Cycle tour of Kenya promotes clean energy democracy

Ahead of an August general election, ride organised by Christian Aid is pushing access to renewables up the political agenda

A cycle roadshow is aiming to spread enthusiasm for renewable energy across Kenya (Pic: Christian Aid)


As the Kenyan election campaign gains momentum, so does a group of cyclists promoting access to renewable energy.

Ten professional cyclists and 10 other clean energy advocates are touring 10 of the 47 Kenyan counties from 12 June to 2 July, encouraging voters to demand access to clean energy.

The cycling caravan is part of Christian Aid’s “Big Shift” campaign, which calls for investment to be diverted from fossil fuels to renewable energy. Kenya Youth Climate Network (KYCN), Pan African Climate Justice Alliance (PACJA) and the Africa Coalition for Sustainable Energy are also involved.

According to George Mwangala, Christian Aid’s Big Shift campaign assistant, the cycling caravan is lobbying election candidates for clean energy policies. Before they got involved, he told Climate Home, political parties were only talking about access to energy and ignoring renewables.

“We have seen the clean energy messages coming up in this election campaign after our media engagement in the last three months,” said Mwangala. Kenya goes to the polls on 8 August.

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Esther Passaris, who is representing the Orange Democratic Movement (ODM) under a coalition of five political parties, the National Super Alliance (NASA), said access to clean energy is her priority.

“A lot of people in Kenya want to use solar energy but the cost of installation is prohibitive,” she told Climate Home. “This needs to change.”

Interviewed as the coalition was about to launch its manifesto, Passaris said clean energy and green growth is their priority.

“As a candidate, I now understand the importance of prioritising climate change,” she said. “A manifesto is not cast in stone. If it doesn’t go far enough to address our energy needs in a sustainable way, we’ll change it.”

Riders arrive in Makueni (Pic: Christian Aid)

Mwangala said this campaign is meant to close the energy gap in a sustainable way as a way of transitioning to low carbon development. In 2014, only 36% of the Kenyan total population of 46 million had access to electricity.

“We have started the process of ensuring that clean energy becomes an enabler of the County Integrated Development Plans of 2018-2022,” said Mwangala.

He said solar and biogas are abundant sources of renewable energy in the communities that the caravan is visiting.

The cycling caravan was informed by an opinion poll that revealed 64% of Kenyan voters would vote for a political party that prioritised access to clean energy. Since its launch, said Mwangala, the caravan has engaged with government officials, community members, development partners, academia and faith-based organisations to raise awareness. It will will culminate in a National Clean Energy Summit on 6 July.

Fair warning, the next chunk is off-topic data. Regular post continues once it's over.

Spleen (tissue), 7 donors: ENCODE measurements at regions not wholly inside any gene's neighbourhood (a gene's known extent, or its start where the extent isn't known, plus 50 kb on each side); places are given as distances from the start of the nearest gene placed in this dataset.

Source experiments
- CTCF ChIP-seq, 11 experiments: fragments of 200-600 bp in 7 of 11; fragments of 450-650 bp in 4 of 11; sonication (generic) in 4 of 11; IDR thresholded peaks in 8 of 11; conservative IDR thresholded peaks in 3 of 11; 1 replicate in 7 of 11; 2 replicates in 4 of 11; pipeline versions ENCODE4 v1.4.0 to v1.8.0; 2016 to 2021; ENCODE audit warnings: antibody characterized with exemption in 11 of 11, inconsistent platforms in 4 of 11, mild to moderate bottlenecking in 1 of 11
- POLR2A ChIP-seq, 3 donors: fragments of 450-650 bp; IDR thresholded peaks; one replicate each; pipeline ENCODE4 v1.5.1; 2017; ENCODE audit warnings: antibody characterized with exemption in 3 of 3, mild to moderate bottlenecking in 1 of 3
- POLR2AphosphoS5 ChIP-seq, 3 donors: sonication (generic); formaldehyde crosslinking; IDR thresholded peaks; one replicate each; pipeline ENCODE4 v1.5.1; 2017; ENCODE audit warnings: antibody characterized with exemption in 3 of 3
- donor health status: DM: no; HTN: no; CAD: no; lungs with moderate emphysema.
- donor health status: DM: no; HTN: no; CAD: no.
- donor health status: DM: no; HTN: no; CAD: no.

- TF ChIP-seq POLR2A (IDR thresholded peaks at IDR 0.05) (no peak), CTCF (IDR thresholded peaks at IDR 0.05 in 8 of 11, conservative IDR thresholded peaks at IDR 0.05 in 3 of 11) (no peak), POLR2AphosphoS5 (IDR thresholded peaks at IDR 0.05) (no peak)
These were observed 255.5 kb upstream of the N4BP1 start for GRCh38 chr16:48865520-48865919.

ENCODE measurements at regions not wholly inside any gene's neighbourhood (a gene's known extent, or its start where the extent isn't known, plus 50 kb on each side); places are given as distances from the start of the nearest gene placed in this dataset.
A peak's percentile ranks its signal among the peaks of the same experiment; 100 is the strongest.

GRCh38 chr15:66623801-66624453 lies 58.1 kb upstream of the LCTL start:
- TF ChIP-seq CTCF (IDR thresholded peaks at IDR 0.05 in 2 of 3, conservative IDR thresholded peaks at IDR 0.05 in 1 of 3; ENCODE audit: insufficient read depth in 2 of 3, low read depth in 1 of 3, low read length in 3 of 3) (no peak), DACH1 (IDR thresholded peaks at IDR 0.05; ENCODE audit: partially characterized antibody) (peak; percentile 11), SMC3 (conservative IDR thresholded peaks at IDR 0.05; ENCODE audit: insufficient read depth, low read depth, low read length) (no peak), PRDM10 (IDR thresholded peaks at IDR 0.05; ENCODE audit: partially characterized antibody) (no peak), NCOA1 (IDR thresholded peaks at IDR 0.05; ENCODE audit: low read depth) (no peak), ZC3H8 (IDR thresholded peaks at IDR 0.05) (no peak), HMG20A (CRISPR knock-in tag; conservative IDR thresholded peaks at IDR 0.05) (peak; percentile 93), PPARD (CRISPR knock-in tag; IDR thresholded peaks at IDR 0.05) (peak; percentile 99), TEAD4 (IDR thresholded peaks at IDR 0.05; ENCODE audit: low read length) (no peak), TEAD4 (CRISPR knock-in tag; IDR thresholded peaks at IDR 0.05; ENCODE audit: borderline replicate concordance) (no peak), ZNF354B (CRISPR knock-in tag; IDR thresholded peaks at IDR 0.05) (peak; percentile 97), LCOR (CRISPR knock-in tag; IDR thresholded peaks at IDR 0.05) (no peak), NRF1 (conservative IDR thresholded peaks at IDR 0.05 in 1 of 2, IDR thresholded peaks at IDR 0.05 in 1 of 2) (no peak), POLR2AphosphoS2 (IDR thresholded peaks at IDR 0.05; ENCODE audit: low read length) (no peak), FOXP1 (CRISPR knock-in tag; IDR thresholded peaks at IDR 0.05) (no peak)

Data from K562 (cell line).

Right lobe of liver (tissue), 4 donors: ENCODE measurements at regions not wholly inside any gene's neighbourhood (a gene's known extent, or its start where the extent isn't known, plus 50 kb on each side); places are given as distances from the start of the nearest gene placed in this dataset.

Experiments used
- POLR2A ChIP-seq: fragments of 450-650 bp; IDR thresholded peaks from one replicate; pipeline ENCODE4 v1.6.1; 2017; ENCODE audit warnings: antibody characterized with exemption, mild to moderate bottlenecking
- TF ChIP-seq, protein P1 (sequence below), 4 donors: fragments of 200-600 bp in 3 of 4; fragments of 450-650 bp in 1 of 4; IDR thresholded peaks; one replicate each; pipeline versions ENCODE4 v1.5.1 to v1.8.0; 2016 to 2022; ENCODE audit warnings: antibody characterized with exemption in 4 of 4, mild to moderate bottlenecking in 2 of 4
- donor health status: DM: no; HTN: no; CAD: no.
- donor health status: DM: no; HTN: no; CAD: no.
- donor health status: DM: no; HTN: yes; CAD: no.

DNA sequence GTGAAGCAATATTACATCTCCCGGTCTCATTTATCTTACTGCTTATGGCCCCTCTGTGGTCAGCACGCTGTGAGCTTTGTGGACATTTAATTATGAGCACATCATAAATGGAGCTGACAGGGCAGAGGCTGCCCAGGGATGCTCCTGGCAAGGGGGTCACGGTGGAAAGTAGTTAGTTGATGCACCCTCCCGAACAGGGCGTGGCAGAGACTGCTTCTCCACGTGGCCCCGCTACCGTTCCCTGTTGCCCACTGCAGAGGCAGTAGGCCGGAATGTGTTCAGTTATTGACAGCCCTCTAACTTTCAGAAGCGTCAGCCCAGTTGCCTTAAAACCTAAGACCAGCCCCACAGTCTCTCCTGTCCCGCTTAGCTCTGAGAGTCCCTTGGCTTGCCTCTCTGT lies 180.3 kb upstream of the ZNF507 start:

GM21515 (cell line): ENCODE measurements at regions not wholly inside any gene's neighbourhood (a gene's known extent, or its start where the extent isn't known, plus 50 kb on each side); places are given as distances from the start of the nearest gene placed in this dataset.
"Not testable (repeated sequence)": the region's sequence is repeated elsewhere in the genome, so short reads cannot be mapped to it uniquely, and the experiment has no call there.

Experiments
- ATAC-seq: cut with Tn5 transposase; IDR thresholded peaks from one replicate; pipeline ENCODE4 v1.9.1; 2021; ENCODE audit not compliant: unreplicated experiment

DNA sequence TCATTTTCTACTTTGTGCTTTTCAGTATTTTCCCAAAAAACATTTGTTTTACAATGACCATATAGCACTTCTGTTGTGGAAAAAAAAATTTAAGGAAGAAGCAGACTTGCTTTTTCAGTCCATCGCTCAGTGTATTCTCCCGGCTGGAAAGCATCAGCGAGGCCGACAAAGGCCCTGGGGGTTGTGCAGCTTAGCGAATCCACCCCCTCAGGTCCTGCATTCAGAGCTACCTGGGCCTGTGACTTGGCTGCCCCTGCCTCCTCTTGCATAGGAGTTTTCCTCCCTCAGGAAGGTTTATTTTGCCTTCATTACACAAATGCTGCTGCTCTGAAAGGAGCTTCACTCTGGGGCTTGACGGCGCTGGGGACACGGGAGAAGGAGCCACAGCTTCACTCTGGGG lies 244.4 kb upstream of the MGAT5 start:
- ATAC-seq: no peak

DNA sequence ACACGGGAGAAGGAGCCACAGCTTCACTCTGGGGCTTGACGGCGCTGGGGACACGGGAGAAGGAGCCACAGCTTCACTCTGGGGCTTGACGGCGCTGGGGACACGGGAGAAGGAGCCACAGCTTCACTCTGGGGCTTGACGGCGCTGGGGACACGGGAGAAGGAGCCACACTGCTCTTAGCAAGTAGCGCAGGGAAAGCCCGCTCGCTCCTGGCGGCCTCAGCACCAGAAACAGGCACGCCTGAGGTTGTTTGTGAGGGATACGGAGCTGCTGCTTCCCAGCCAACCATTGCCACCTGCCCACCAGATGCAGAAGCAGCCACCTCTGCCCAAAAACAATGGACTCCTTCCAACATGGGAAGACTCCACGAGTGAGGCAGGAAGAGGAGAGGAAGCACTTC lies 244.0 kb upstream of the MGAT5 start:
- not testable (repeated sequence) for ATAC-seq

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This is a critical move in nudging the government to commit to renewable energy and not double cross it with fossil fuels, said PACJA youth coordinator Julius Karanja. He said, on the one hand, the government professes to prioritise renewable energy while, on the other hand, it approves the exploitation of fossil fuels in some parts of the country. The Kenyan government was criticised for its recent decision to approve the construction of a Chinese-backed coal plant next to a UNESCO heritage site.

“Though both fossil fuels and clean energy are at the top of the government’s agenda, fossil fuels carry more weight,” said Karanja.

Isaac Mwaura, a lawmaker from the ruling Jubilee Party, defended the government’s record. Speaking to Climate Home, Mwaura said the government is focusing on three clean energy areas including solar, wind and geothermal.

“We have just passed the climate change legislation which addresses the issue of diversifying our energy sources,” said Mwaura. “That shows a highest level of commitment to renewable energy.”

Asked about fossil fuel deals, Mwaura said as a developing country that has contributed very little to global emissions to date, Kenya has a right to power its emerging economy with coal, oil and gas. “We need to strike the balance,” he said. “We have huge coal and oil deposits and this should help us develop.”

Since US president Donald Trump decided to withdraw from the Paris Agreement, he added, it would be harder to convince developing countries not to use fossil fuels.

According to the International Renewable Energy Agency (IRENA), by 2016 Kenya had installed 2GW of renewable energy, mostly hydropower and geothermal. The country has big untapped potential for wind and solar generation, according to the organisation.

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